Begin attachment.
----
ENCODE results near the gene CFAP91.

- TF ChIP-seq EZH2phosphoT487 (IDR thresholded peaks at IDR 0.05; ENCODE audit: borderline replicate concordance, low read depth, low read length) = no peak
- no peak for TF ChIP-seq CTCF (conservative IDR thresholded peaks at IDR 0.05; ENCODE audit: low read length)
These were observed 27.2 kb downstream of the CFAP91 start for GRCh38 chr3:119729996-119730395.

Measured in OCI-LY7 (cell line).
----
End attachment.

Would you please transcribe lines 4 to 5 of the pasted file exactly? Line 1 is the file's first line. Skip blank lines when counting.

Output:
These were observed 27.2 kb downstream of the CFAP91 start for GRCh38 chr3:119729996-119730395.

Measured in OCI-LY7 (cell line).